Two incredible photographs the first being a humpback whale lunging through a ball of herring directly toward the boat. A perfect photo showing the herring in the spray, the baleen along the lower jaw and the growth on the pectoral fins. The second shows a female orca coming out of the water on its back with a calf on its belly. A unique photo that I have never seen duplicated or heard of from another guide in the area. Comparing the two photos one would say the humpback is much clearer, more close-up and would win as a photo until you were told that the orca photo was taken twenty of more years ago on 35mm film. So no second chance or multiple digital shots just a once in a lifetime photo.
Wikipedia offers a good explanation of spyhopping: “When spyhopping, the whale rises and holds position partially out of the water, often exposing its entire rostrum and head, and is visually akin to a human treading water. Spyhopping is controlled and slow, and can last for minutes at a time if the whale is sufficiently inquisitive about whatever (or whomever) it is viewing.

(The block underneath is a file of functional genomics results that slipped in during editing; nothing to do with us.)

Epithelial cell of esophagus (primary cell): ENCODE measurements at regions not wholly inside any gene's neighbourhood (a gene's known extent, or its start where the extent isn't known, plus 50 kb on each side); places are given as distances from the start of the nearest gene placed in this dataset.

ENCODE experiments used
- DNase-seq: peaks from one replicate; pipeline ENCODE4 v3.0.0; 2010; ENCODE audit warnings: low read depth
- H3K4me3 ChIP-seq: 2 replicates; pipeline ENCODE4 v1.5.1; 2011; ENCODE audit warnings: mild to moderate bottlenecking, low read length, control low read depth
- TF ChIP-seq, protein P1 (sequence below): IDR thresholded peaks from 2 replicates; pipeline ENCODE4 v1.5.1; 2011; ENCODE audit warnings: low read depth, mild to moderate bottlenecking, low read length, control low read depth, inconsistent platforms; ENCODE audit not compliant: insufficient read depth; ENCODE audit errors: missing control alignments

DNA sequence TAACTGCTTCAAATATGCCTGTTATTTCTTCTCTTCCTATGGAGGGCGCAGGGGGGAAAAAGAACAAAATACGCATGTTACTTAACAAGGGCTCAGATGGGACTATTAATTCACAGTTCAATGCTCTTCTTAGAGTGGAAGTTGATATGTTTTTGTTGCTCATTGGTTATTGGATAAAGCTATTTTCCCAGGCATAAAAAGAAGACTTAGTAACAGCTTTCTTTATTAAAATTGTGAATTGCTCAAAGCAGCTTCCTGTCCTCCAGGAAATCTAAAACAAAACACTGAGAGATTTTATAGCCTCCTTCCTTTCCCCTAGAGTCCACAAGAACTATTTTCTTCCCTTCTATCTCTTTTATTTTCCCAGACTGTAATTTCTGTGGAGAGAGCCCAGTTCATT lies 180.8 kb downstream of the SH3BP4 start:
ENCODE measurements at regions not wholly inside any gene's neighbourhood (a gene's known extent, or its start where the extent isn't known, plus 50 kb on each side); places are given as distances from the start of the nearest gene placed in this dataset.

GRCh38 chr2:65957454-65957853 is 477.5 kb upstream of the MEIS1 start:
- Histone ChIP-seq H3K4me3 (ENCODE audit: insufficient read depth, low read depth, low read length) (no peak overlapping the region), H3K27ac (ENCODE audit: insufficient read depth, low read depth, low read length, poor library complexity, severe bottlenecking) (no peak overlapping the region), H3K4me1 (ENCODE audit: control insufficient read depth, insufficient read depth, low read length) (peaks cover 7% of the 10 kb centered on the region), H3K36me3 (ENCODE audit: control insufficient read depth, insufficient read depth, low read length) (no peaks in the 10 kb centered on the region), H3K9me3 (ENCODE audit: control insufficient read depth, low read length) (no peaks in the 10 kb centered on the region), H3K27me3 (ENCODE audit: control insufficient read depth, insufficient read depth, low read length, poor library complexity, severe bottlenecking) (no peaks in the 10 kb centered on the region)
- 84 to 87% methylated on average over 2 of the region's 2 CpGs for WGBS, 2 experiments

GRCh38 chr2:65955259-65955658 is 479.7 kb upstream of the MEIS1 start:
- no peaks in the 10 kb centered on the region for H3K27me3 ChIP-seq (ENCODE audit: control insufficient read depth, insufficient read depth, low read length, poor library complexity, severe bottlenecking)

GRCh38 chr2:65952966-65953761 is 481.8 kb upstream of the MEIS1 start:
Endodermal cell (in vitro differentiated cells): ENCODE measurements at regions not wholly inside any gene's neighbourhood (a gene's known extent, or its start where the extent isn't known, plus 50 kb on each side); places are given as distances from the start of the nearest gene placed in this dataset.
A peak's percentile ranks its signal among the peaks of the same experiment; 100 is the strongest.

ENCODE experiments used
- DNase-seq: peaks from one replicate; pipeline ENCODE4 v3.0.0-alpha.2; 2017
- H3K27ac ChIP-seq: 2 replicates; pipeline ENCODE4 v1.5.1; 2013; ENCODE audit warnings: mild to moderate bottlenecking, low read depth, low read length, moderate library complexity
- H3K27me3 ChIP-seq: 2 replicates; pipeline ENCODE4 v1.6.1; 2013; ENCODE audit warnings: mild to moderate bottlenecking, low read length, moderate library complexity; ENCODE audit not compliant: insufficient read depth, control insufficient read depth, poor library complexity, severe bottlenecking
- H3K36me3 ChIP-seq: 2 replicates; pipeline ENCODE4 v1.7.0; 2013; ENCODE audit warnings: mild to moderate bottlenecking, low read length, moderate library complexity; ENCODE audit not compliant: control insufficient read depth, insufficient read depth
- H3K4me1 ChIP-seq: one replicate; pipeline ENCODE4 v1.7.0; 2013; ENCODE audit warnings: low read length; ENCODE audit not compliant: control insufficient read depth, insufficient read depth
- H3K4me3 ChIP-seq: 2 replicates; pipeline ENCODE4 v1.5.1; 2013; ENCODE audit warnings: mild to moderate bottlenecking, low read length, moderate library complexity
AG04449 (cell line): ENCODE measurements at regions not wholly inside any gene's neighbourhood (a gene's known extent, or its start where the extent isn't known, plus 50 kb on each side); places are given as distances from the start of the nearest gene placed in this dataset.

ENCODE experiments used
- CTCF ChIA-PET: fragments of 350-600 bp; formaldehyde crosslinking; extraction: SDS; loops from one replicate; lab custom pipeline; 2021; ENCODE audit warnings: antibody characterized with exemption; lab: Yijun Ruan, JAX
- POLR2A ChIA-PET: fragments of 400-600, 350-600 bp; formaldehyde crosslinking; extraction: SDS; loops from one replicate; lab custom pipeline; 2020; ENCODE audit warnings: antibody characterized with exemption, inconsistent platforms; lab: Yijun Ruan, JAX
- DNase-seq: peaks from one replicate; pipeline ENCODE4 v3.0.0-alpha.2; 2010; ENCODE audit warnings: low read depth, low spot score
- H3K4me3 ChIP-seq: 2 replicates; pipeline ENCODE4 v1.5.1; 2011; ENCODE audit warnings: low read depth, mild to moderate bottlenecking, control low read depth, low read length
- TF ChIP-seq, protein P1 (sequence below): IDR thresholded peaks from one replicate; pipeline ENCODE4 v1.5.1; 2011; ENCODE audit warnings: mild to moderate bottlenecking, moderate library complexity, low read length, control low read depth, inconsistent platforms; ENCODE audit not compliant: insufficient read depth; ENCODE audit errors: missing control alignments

Generally, the whale does not appear to swim to maintain its “elevated” position while spyhopping, instead relying on exceptional buoyancy control and positioning with pectoral fins. Typically the whale’s eyes will be slightly above or below the surface of the water, enabling it to see whatever is nearby on the surface.
Spyhopping often occurs during a “mugging” situation, where the focus of a whale’s attention is on a boat rather than on other nearby whales. Spyhopping among orcas may be to view prey species. For this a spyhop may be more useful than a breach, because the view is held steady for a longer period of time.”
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